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You probably have already seen images of Mount Bromo and its four neighboring volcanoes without even realizing it.
Located in an extraordinary geographic feature known as the Tengger Masiff, these mighty smoldering peaks belching clouds of smoke through the swirling mists of sunrise are the subject of thousands of photographs, brochures, articles and book covers.
But no iconic photographic or words can substitute for seeing and experiencing the real thing … close-up.
Mt Bromo is not the largest, but it is the most famous and most accessible of the volcanoes in the Bromo Tengger Semeru National Park.
It’s truly a place like nowhere else on earth!
Hundreds of thousands of Indonesians and international visitors make pilgrimages to view the sunrise over Mt Bromo each year, making it another of Java’s most visited attractions.
Mount Bromo, rises to a peak some 2,400m (7,870ft) above sea level from a 10km wide caldera of fine volcanic ash sand known as the Lautan Pasir (Sand Sea).
In the distance, puffing clouds of smoke from mini-eruptions about every 20 minutes is Mount Semeru with its Mahameru volcano. Semeru is Java’s highest mountain at an imposing 3,676m (12,060ft).
Around Bromo a cluster of other volcanoes issuing their own sulphurous smoke – Mount Batok (2,470 m), Mount Kursi (2,581 m), Mount Watangan (2,661 m), and Mount Widodaren (2,650 m).
It’s no wonder Bromo has assumed religious significance and cultural symbolism for many Javanese people, especially the ethnic Tenggerese people.
The area takes its name from the Tengger Hindu Kingdom successor to the Majahapit Kingdom in East Java in the 15th century.
Today descendants from that era form a small but distinctive Javanese sub-group living in some 30 traditional mountain villages around Bromo. They have their own Javanese dialect, writing system, and traditional costumes and customs.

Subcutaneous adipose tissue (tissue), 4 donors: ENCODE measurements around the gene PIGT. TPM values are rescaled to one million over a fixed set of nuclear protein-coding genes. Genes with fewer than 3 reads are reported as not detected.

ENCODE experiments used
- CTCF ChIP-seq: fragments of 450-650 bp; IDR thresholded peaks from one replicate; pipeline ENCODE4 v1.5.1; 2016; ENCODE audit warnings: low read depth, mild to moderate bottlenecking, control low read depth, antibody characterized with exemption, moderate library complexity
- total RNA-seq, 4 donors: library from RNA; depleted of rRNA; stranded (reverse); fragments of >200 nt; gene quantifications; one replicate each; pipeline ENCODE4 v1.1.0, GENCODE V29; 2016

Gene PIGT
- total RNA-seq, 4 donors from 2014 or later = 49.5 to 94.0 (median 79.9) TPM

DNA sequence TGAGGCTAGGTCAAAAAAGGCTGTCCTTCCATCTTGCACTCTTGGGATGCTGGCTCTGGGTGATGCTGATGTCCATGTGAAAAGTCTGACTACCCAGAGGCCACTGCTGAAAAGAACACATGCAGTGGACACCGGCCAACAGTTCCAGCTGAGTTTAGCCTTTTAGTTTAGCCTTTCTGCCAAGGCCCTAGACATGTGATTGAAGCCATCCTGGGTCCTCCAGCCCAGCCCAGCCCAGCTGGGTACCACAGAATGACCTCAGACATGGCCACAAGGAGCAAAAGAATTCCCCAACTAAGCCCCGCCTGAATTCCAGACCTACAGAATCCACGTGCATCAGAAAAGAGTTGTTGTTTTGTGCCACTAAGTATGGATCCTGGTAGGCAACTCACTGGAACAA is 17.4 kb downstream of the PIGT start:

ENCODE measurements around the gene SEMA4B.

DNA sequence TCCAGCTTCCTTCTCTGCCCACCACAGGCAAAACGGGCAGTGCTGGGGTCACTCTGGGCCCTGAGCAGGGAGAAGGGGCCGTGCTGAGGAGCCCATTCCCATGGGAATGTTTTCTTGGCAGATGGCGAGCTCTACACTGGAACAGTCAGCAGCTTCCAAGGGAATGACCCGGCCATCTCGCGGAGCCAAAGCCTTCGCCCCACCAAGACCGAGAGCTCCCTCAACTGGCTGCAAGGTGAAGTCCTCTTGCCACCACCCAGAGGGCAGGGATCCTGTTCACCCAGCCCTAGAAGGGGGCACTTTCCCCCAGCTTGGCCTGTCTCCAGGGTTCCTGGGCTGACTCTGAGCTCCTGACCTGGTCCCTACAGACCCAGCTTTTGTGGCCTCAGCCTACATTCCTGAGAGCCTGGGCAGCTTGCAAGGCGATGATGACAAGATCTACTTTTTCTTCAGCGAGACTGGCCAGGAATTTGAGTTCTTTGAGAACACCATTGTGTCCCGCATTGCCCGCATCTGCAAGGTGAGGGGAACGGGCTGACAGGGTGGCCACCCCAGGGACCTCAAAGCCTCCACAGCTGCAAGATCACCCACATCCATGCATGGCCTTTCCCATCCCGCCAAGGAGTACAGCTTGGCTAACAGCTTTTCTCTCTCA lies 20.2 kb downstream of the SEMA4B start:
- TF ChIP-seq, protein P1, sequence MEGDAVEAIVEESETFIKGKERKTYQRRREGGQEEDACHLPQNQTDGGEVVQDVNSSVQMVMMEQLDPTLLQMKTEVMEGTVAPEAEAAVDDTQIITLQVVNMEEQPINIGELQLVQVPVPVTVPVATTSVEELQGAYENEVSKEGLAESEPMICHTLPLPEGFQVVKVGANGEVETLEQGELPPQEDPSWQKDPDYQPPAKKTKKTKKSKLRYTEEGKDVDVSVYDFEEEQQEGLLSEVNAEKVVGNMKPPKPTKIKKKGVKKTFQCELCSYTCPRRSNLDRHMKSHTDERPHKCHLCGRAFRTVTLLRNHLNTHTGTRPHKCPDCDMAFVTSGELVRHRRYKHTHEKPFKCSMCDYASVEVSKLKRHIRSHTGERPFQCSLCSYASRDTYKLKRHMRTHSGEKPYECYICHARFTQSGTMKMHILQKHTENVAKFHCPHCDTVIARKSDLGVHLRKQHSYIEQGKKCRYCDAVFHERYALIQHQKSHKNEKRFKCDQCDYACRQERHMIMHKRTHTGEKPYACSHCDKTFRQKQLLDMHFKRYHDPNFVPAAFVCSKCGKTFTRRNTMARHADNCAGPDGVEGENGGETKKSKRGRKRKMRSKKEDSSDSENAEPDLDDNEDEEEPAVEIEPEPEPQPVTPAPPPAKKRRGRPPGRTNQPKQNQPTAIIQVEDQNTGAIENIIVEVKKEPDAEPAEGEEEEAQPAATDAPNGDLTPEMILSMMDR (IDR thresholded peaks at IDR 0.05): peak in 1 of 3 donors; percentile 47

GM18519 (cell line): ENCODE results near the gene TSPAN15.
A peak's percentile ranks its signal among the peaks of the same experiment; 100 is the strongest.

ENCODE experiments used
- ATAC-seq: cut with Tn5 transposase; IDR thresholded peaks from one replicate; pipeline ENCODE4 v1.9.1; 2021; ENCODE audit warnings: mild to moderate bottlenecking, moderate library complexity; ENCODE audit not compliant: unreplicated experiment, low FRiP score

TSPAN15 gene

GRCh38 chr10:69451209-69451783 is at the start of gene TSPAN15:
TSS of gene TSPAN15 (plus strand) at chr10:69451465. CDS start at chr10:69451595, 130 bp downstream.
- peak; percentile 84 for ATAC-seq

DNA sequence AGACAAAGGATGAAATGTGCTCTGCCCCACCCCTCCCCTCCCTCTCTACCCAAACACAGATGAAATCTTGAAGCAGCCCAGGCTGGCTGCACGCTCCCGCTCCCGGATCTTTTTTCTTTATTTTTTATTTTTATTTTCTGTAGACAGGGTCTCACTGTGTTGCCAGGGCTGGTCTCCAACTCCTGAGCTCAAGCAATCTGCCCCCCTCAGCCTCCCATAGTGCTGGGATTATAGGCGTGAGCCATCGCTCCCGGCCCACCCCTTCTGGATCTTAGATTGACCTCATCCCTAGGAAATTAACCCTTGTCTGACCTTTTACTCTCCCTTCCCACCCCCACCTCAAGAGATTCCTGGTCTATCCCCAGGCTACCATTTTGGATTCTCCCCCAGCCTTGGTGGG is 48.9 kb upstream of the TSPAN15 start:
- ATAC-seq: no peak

The name Bromo derives from the Javanese pronunciation of Brahma, the Hindu creation God. We learn more stories of the mythology surrounding the volcanoes during our visit.
Our tour group stays a night at the Lava View Lodge Bungalows near the edge of the caldera with views across the Sea of Sand plain to Mt Bromo and its closer smouldering neighbors.
The location, so near the magnificent mountains, compensates for the relatively basic quality of the accommodation. Five-star it is not, but it is clean and comfortable. WIFI is available only in the reception area.
The food at the Lodge cafe is fine, the views are magnificent, the drinks are cold and there is live music in the Lodge restaurant/bar most nights.
But best not to stay too late. Our aim is to see the famous Bromo sunrise … and as we retire for the night, we murmur a little prayer for clear weather!
We rise in the chill of the pre-dawn to join a convoy of jeeps driving to a sunrise viewing point on Mount Pananjakan.
It’s less than 10 km, but it’s slow going because it’s still dark and there are crowds (even on a Tuesday when our tour schedule usually has us here).
We need to be at the viewing point before 5am to secure a good spot, meaning we need to be assembled and ready to go from the lodge by around 4am!
Viewing the sunrise at Bromo to the sound of clicking cameras has become a celebrated ritual.
When the weather is fine the light, the colors and the shadows, as the early morning sun embraces the mountains and swirling mists, are vividly spectacular.
Some visitors feel uneasy about following the tourist herd and only reluctantly allow themselves to be persuaded to join the early drive or trek through the darkness.
Bur invariably they come away singing praises and thankful they decided to see such memorable moments.
Here’s a typical comment:
If you need a coffee, tea or an instant noodle soup to warm you while you wait for dawn to break then don’t worry – enterprising Indonesian vendors will be at the viewing point and will have you covered!
Once the sun is up, the pictures taken and the crowds are dispersing, we head down and across the Sand Sea to a drop point near Mount Bromo. From here we climb to Bromo’s crater rim for what will be another unforgettable experience.
We trek up the lower slopes for about 45 minutes (about 1 km) and then climb a stone stairway of about 250 steps. There are horses and motorbike taxis to traverse the section to the foot of the stairway, but we recommend against them.
Neither the trek nor the stairway is unduly steep, and the climb is not difficult for anyone in half-way decent physical shape. Remember we are not in a hurry and we take it easy.